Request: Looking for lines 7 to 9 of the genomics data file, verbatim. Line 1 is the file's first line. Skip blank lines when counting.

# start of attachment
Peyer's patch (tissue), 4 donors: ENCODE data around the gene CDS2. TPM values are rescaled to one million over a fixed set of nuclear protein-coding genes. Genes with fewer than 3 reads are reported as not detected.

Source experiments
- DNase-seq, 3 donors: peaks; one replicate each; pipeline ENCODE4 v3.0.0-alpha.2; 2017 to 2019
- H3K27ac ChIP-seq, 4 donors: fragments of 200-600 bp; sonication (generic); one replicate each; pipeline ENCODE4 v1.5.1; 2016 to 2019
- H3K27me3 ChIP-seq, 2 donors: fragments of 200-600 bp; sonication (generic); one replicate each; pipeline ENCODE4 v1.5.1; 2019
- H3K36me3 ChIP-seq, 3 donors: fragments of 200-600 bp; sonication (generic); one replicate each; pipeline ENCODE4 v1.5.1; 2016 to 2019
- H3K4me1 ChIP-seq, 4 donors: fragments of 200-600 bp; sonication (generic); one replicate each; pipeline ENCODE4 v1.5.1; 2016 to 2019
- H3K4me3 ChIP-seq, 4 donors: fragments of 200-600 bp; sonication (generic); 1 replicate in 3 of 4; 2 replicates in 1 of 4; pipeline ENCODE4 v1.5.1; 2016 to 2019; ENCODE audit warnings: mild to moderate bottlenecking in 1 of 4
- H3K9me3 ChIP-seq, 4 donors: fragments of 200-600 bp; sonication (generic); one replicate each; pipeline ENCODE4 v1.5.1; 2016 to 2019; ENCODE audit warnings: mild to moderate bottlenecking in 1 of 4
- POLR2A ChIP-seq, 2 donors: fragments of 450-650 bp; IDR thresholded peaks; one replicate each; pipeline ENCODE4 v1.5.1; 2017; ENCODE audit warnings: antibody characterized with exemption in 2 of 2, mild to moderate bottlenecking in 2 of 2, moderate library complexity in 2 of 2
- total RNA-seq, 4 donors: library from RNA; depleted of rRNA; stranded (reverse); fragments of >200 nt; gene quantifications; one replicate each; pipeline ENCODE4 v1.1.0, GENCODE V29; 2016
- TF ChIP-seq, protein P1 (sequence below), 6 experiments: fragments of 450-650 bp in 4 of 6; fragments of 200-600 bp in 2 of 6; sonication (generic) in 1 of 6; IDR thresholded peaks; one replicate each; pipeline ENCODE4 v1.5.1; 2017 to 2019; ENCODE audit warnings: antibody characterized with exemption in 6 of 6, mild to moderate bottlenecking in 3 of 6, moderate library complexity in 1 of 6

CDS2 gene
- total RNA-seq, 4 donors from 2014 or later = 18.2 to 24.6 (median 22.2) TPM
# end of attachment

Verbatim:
- H3K4me1 ChIP-seq, 4 donors: fragments of 200-600 bp; sonication (generic); one replicate each; pipeline ENCODE4 v1.5.1; 2016 to 2019
- H3K4me3 ChIP-seq, 4 donors: fragments of 200-600 bp; sonication (generic); 1 replicate in 3 of 4; 2 replicates in 1 of 4; pipeline ENCODE4 v1.5.1; 2016 to 2019; ENCODE audit warnings: mild to moderate bottlenecking in 1 of 4
- H3K9me3 ChIP-seq, 4 donors: fragments of 200-600 bp; sonication (generic); one replicate each; pipeline ENCODE4 v1.5.1; 2016 to 2019; ENCODE audit warnings: mild to moderate bottlenecking in 1 of 4